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Technology in Australia 1788-1988Australian Academy of Technological Sciences and Engineering
Table of Contents

Chapter 7

I The First 100 Years 1788-1888

II Railways
i Location of the Railway
ii Track
iii Bridging and Tunnelling
iv Dams for Engine Water
v Locomotives and Rolling Stock
vi Signalling and Telecommunications
vii 1900/1988-The New Century
viii The Garratt Locomotive
ix Steam Locomotive Practice
x Motor Railcars
xi Signalling
xii Electric Tramways
xiii Electric Railways - Direct Current
xiv Electric Railways - 25 kV ac
xv Diesel Traction
xvi Alignment and Track
xvii Operations

III Motorised Vehicles

IV Aviation

V Modern Shipping

VI Innovative Small Craft

VII Conclusion

VIII Acknowledgements

IX Contributors



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Electric Tramways

The first challenge to the steam railway came from neither the internal combustion engine nor, in strict terms, even from another railway vehicle. It was the urban electric tram.

After its introduction in Sydney (1890) and Hobart (1893), electric tram development in Australia, often under local Government control, followed the general trend throughout the world: it spread rapidly in only 30 years. Having invested in a large cable operated network at a time when other cities used horse and steam traction, Melbourne was the last large Australian city to fully electrify its tramways; the essential cores of all other city networks were running before the First World War.

The Melbourne cable tram network was believed to be the world's largest, reaching by 1923 17 double track routes totalling 75 route -km, with 12 engine houses powering 26 cables up to 918 km long, with 592 gripper cars (dummies) and 598 hauled cars (Fig. 7). While its basic technology was American, the system was (except for the cables themselves) almost entirely Melbourne-built, with many minor innovations in its detailed engineering. These included a slot brake, never used in Melbourne but applied by the San Francisco and Dunedin, N.Z. systems.

Figure 7

7 Melbourne cable 'dummy' and car. these cable trams operated from 1885 until 1940 (photo courtesy Metropolitan Transit Authority of Victoria)

One of the promoters was Francis B. Clapp, father of Sir Harold Clapp, the famous Commissioner of the Victorian Railways. The innovative Melbourne cable tramway engineer was George Duncan, M.I.C.E., and it is a measure of his professional stature that he advised Brisbane against it, in favour of electric tramways, at the peak of the Melbourne system's success.[9]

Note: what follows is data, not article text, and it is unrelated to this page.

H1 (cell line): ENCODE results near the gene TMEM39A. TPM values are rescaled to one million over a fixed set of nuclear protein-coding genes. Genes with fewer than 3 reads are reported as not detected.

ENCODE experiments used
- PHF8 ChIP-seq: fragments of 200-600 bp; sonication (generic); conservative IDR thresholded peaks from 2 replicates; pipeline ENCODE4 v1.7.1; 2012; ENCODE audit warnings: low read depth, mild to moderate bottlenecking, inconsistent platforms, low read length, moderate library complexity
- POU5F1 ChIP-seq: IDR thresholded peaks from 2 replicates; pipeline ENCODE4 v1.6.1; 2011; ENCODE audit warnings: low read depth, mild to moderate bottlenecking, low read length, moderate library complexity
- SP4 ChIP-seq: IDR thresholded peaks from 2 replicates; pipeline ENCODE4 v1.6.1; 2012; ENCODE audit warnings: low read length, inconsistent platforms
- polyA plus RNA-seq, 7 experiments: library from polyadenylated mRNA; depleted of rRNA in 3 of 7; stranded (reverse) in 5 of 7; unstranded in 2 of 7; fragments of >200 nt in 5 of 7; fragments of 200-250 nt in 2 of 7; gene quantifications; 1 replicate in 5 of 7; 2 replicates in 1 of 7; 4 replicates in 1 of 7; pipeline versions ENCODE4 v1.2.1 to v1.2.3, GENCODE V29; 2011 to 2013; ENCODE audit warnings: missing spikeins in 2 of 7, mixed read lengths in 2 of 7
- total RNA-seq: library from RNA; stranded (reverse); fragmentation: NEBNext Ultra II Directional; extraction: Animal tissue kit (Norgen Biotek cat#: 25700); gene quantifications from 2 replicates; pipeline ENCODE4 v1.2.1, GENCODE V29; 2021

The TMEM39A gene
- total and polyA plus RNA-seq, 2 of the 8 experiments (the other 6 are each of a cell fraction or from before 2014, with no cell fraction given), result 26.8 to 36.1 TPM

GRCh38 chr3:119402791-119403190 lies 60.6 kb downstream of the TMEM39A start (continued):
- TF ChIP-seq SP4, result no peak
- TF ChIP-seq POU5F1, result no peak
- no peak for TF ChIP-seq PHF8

All key elements of tramway technology were imported, mostly from the U.S.A. (often via the English licensees) as developed technology and standard equipment produced in volume.

These elements were:

  1. low voltage (600 V dc) overhead supply. Originally this was generated and distributed as dc, for there were few city wide power systems and in early days the trams were a major load. Later, as the tramways stretched beyond the limits of dc, generation and distribution switched to ac, with rotary converter sub-stations and later still, supply from the city's grid via mercury arc and silicon rectifiers.

  2. Single contact wire overhead supply by trolley pole, and rail return -at least in theory. For underground pipes often shared in this, and control of stray return currents and the electrolysis they caused became a little known specialist technology (especially in Melbourne). No Australian tramway system used low frequency actraction; a few overseas ones did.

  3. the series wound dc motor with direct rheostatic control, and later for paired cars (especially in Sydney) Spragues' system of multiple unit control by flexible 'train wire' jumpers and

  4. when cars increased in mass, became bogied, and were coupled in multiple, the air brake.

The form of the vehicles varied greatly as the industry flourished, but in terms of basic technology the variations were cosmetic and incidental. There was little on the Australian electric tramway that was unique, or that had not been tried elsewhere and widely reported in the contemporary street railway press, before it was applied here. In 1926 1000 km of tramway route existed in Australian streets, of which 78 per cent was electrified; the Sydney network claimed to be the world's largest under a single administration.

Organisations in Australian Science at Work - Victorian Railways

People in Bright Sparcs - Clapp, Francis B; Clapp, Sir Harold; Duncan, George; Macfarlane, Ian B.

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© 1988 Print Edition pages 471 - 472, Online Edition 2000
Published by Australian Science and Technology Heritage Centre, using the Web Academic Resource Publisher